International Conference on Alzheimerʼs Disease & Associated Disorders
May 7-9, 2018 Rome, Italy
Age-and Gender-Linked Differences in MRI Lateralization Index of Hippocampal Subfields
1Neuroscience Research Center, Magna Graecia University of Catanzaro, Italy
2Institute of Bioimaging and Molecular Physiology (IBFM), Italy
3Institute of Neurology, University Magna Graecia of Catanzaro, Italy
Asymmetry of hippocampus is relevant in neurological diseases, however asymmetry of its substructures is poorly investigated in general population, and few is known about the normal-aging variations. For this reason, we explored differences in laterality index (LI) between females and males, and the correlation of LI subfields with age. One-hundred healthy subjects were selected from ADNI, 52 females (72.6 yrs) and 48 males (age 74.2 yrs). The structural baseline T1s were processed with Free Surfer 6.0 and volumes of hippocampi and 12 subfields were extracted. Paired t-test was used for assessing differences in left and right, separately for females and males. The LI was calculated as absolute value of:((Left-Right)/(Left+Right))*100. ANOVA adjusted for age and intracranial volume (ICV) was used for evaluating LI differences between groups. The correlation between age and LIs was investigated by linear regression with ICV as covariate. The statistical threshold was Bonferroni corrected p<0.05/13=0.0038. Both females and males had rightward asymmetries (right>left) in WH, CA1, CA3, CA4, GC_ML_DG, molecular layer, tail and HATA, while a leftward asymmetry (left>right) was found only in presubiculum of males. Males had higher asymmetry degree than females in parasubiculum (+30%) and tail (+20%), even if differences did not survive at Bonferroniʼs. Only males presented association survived at Bonferroniʼs between age and LI of WH, molecular layer and tail. Our findings showed that males had higher asymmetry magnitude than females, which increases with normal aging and we suggest that age and sex should be considered when evaluating hippocampal subfields laterality, especially when pathologies are studied.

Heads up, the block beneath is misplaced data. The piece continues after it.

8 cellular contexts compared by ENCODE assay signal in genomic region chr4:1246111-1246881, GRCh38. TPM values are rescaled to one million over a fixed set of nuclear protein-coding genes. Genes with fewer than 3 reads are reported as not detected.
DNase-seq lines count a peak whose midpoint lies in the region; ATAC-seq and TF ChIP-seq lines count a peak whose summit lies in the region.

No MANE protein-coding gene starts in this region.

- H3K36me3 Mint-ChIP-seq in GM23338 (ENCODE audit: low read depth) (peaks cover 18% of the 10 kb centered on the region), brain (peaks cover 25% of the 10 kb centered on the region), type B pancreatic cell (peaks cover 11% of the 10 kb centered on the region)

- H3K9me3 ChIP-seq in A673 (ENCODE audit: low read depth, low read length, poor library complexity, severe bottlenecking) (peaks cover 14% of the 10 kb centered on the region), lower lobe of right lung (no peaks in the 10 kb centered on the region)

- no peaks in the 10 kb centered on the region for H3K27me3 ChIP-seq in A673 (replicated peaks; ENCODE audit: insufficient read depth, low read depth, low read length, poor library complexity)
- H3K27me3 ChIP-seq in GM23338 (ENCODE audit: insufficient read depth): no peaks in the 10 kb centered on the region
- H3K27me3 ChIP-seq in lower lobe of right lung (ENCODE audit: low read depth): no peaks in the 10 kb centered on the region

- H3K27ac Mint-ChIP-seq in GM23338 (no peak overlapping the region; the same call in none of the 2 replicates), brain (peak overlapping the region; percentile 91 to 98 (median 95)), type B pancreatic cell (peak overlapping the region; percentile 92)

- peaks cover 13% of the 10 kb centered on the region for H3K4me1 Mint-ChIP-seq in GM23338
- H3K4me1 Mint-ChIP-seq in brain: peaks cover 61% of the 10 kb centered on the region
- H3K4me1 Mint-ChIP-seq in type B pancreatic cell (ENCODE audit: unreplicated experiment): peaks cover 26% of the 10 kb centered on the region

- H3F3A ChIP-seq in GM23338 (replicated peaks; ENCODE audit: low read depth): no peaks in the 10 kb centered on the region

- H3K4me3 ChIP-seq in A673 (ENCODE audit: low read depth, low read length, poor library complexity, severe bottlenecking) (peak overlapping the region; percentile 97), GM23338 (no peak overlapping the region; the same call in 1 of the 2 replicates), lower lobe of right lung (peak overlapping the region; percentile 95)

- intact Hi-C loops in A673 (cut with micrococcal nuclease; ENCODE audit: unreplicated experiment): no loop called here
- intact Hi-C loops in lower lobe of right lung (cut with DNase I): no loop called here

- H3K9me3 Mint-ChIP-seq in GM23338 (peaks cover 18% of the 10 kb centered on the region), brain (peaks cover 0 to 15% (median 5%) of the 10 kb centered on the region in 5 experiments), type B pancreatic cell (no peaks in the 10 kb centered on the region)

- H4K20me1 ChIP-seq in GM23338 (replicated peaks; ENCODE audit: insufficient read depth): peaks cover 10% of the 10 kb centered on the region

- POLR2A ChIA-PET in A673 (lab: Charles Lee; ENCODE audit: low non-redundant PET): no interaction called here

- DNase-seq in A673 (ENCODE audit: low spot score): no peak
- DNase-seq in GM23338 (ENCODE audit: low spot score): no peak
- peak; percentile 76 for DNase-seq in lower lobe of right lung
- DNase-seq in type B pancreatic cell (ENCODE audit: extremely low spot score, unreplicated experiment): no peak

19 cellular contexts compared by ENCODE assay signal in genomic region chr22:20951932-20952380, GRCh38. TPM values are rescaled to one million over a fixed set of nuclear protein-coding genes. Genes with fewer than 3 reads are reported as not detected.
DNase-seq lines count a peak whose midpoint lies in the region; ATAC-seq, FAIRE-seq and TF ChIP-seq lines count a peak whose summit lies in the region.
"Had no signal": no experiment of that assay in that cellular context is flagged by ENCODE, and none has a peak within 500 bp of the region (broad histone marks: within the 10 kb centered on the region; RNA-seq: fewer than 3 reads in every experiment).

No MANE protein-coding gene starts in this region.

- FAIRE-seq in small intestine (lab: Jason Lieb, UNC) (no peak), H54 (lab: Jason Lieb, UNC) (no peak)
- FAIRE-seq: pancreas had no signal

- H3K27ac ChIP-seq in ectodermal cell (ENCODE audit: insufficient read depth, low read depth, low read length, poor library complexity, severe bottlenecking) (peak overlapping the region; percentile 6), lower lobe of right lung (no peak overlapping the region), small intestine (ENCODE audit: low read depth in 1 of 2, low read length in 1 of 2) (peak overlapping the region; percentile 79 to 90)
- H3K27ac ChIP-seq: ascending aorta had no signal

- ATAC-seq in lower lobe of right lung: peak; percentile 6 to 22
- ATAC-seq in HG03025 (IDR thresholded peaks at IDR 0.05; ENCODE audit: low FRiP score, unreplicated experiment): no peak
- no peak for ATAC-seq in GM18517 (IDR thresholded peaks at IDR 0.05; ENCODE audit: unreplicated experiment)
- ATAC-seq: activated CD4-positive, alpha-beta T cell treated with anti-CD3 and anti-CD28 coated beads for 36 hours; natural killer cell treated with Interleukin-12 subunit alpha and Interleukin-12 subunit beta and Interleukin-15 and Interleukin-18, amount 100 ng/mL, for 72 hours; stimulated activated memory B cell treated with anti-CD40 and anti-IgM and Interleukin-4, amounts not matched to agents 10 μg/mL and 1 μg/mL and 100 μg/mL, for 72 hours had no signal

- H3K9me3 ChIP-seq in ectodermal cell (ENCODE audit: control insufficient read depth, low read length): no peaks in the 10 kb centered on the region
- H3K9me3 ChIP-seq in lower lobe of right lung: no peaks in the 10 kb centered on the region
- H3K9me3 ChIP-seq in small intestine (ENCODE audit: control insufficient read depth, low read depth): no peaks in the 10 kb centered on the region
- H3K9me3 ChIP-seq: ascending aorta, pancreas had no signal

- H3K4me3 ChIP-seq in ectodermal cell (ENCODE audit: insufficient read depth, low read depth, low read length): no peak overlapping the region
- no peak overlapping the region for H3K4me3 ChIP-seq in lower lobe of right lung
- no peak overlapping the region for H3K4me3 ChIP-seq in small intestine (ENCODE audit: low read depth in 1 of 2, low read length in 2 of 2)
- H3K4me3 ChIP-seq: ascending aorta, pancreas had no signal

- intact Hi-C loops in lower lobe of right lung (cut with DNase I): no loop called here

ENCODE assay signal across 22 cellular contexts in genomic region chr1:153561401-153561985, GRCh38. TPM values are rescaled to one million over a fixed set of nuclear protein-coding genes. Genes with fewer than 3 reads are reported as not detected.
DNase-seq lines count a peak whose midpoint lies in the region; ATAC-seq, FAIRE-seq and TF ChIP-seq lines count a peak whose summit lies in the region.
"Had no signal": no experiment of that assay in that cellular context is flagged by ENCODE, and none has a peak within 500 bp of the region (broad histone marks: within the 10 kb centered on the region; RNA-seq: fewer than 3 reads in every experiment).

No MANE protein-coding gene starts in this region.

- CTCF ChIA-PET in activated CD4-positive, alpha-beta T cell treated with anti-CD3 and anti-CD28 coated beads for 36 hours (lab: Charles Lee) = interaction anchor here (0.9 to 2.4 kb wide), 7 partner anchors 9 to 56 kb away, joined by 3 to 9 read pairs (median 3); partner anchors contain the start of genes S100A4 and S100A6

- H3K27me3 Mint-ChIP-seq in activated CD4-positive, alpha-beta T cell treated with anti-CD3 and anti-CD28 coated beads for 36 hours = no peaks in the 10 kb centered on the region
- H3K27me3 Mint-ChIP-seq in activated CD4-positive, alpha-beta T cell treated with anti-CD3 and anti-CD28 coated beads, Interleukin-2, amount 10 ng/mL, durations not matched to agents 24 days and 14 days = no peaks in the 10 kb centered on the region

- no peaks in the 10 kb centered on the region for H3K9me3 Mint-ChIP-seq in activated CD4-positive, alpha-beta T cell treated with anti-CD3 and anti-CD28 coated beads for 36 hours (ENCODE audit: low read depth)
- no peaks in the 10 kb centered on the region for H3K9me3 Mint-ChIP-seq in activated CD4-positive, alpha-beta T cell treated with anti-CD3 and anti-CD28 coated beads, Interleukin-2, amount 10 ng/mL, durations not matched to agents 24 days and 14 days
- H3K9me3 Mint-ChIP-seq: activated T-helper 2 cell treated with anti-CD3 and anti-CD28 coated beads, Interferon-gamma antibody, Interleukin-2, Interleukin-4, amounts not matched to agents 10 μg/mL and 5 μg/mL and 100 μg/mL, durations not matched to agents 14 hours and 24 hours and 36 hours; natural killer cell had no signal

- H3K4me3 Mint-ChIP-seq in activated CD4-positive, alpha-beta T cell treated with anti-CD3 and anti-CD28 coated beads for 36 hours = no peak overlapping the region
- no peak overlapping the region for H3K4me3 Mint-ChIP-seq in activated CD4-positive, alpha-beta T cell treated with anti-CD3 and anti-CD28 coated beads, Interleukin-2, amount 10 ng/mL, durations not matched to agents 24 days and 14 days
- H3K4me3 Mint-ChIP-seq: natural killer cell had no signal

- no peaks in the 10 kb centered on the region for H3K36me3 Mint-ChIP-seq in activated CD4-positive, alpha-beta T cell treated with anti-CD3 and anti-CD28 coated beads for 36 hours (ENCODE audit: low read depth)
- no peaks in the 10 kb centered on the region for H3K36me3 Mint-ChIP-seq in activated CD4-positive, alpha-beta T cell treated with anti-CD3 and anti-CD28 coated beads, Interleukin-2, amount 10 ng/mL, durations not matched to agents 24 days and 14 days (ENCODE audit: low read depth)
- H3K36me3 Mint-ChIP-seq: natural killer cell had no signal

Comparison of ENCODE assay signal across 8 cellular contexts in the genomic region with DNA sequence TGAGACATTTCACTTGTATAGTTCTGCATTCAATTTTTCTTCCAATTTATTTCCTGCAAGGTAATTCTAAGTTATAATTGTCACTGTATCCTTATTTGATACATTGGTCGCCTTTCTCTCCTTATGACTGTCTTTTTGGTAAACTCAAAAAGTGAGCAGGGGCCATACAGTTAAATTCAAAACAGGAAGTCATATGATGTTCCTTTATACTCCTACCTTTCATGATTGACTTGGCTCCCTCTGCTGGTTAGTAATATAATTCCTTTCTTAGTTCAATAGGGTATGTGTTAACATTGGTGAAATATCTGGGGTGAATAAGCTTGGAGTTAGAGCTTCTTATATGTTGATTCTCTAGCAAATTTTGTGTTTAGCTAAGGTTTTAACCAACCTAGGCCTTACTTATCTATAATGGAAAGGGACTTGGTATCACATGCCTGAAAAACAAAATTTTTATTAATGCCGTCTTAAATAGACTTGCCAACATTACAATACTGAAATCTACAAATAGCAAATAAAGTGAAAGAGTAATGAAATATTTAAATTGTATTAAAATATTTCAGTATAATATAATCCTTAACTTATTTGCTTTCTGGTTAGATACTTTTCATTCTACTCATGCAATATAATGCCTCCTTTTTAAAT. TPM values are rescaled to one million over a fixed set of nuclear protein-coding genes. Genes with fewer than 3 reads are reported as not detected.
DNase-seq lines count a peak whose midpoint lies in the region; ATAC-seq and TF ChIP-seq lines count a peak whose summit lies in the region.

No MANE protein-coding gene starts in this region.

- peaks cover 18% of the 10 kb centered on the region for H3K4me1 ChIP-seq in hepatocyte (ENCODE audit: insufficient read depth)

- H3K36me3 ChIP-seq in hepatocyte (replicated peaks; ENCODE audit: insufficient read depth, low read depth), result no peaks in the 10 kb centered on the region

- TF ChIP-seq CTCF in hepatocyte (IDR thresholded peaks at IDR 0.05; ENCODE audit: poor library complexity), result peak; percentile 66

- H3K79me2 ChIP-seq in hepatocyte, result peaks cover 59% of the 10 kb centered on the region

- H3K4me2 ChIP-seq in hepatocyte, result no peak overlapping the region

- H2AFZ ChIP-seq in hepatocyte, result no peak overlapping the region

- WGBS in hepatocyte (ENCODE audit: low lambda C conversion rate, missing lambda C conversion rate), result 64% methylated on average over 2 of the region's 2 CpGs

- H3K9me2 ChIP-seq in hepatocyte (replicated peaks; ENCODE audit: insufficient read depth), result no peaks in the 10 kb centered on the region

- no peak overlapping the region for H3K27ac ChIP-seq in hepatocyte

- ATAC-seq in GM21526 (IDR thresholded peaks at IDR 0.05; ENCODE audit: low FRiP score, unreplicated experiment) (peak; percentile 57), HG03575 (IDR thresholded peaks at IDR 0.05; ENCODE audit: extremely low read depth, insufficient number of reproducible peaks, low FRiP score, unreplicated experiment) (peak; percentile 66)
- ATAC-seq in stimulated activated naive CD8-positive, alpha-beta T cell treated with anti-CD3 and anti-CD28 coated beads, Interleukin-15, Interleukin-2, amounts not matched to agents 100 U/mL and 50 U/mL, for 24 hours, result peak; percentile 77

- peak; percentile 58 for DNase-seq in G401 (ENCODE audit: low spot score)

Alessia Sarica is currently a Post-doc Research-Fellow at Neuroscience Research Center, Department of Medical and Surgical Sciences, Magna-Graecia University of Catanzaro, Italy. She ownsa PhD in Biomedical and Computer Science Engineering and her research interests are on knowledge discovery from Neuroimaging, pattern-recognition and machine-learning. She has wide expertise in Random Forest and presented a systematic review about it for the prediction of Dementia (Sarica et al., 2017). She was the organizer and Special Guest Editor of a special issue on Journal of Neuroscience Methods:“A Machine learning neuroimaging challenge for automated diagnosis of Mild Cognitive Impairment” (Sarica et al., 2018).